The second round of the Healthy Neighborhoods Challenge is complete!
Building on the success of last year’s program, we teamed up once again with the New York State Health Foundation to help support resident-led health and wellness projects in seven neighborhoods in New York — across 12 zip codes — including East Harlem and the Lower East Side in Manhattan; Hunts Point, Claremont, and Mott Haven in the Bronx; Brownsville in Brooklyn, and Clinton County.
This time around, residents raised a total of $113,273 for projects that make their neighborhoods healthier, more active, and more full of opportunity. This total includes the matching funds that NYS Health Foundation provided to each project, based on its individual fundraising goal. The total of match funds distributed was $49,396 and the total in citizen philanthropy that ioby leaders raised from their neighbors was $63,877. In other words, for every dollar received from match funds, ioby leaders raised $1.30 from within their communities!
21 ioby projects participated in this round of the Healthy Neighborhoods Challenge — these projects all have the goal of creating a culture of health by making their neighborhoods greener or safer; improving local access to affordable healthy food; promoting walking, biking, or other exercise; educating neighbors about lifestyle changes, and more.
Here’s what some of our favorite participating leaders had to say about their work:
“Community gardens are known for engaging all different types of people: youth, teachers, new Americans… People just walking by, or coming from work, will stop and say, ‘Hey, what’s happening here?’ Then they pick up a shovel! Everyone gets to mingle and trade ideas.”
– Alicia Williamson, Lydia’s Magic Garden
East Harlem residents led by Alicia raised more than $2,500 to restore this beloved 20-year-old community space, which had lost most of its plantings and amenities after serving as a staging ground for the redevelopment of an adjacent building.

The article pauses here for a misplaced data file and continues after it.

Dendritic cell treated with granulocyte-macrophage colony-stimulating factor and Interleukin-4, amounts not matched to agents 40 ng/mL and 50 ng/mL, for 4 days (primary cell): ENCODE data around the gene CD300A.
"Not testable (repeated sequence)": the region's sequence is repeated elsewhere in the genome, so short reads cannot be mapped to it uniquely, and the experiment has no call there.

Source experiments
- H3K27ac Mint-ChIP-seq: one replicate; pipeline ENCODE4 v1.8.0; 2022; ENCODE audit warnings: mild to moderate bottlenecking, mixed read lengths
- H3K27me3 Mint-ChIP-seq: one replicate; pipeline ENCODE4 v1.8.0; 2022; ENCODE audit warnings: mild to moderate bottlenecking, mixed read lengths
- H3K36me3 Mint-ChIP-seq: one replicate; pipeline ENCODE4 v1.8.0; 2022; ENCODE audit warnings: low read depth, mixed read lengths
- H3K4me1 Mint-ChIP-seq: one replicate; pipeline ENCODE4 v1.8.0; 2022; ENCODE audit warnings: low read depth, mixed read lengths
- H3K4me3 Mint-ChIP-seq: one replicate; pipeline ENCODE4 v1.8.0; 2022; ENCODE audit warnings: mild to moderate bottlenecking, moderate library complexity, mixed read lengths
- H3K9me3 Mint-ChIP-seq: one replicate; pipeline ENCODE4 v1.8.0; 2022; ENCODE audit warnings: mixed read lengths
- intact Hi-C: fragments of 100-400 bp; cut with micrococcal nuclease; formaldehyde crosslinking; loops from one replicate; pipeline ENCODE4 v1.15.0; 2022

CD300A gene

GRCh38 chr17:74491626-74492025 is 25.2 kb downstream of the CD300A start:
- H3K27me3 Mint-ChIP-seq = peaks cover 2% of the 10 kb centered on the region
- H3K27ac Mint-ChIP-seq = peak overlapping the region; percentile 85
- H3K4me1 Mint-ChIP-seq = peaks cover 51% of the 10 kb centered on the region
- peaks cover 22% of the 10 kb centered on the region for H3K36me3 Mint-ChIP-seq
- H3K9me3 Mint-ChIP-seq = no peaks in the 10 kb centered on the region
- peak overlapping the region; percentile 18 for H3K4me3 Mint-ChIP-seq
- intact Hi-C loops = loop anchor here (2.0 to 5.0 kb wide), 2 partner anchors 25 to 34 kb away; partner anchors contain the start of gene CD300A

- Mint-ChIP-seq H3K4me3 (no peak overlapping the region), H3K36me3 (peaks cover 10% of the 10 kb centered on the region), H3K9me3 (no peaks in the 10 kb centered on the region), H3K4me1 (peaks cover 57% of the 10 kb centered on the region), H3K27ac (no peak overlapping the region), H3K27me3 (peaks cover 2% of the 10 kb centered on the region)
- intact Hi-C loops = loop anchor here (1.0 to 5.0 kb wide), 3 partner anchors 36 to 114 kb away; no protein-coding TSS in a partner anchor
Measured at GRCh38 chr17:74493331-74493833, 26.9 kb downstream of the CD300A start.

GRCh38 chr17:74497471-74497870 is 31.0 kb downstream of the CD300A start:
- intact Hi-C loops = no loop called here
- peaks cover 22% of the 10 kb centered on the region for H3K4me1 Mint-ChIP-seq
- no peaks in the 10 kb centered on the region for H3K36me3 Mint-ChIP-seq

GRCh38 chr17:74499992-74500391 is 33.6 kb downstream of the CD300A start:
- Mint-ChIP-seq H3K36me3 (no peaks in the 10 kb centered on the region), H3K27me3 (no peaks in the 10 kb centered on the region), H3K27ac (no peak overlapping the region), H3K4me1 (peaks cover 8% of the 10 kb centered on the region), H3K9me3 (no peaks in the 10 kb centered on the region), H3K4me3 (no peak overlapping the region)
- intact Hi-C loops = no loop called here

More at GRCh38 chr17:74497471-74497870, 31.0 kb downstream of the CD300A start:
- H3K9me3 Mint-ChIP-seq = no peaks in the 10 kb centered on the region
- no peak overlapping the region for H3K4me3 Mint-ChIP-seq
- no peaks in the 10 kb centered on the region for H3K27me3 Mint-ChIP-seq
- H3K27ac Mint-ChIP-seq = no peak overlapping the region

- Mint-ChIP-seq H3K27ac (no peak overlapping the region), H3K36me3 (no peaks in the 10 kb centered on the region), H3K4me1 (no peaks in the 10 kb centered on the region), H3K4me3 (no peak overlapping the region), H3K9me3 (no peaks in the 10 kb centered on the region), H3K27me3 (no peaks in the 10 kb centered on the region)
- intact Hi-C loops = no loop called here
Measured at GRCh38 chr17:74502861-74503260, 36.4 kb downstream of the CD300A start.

“How can we set up a community-led resource that helps bring fresh and local food directly to the tables of our residents? How can we bring in more sustainably farmed and raised food and also keep it affordable? How can residents who rely on food subsidies eat better without going to another community for food? Our market helps solve many of these problems.”
– Lily Kesselman, the South Bronx Farmers’ Market
The mostly-volunteer team at the South Bronx Farmers’ Market raised more than $10,000 to extend their hours of operation to include a weekly Wednesday market in addition to the Saturday hours they’re already open.
“I’ve lived here my whole life, but I rarely get to see or talk to a lot of the other people who live here. I want to give us a space where we can work together. There’s something so special about taking part in the growth of something, and all watching it grow together.”
– Veronica Vasquez, NYCHA Community Garden
17-year-old Veronica and her mom Liz live on the Lower East Side. They exceeded their fundraising goal of $1,300 to build a new community garden at the NYCHA complex where they live.
You can see all 21 Healthy Neighborhoods Challenge projects at ioby.org/healthy.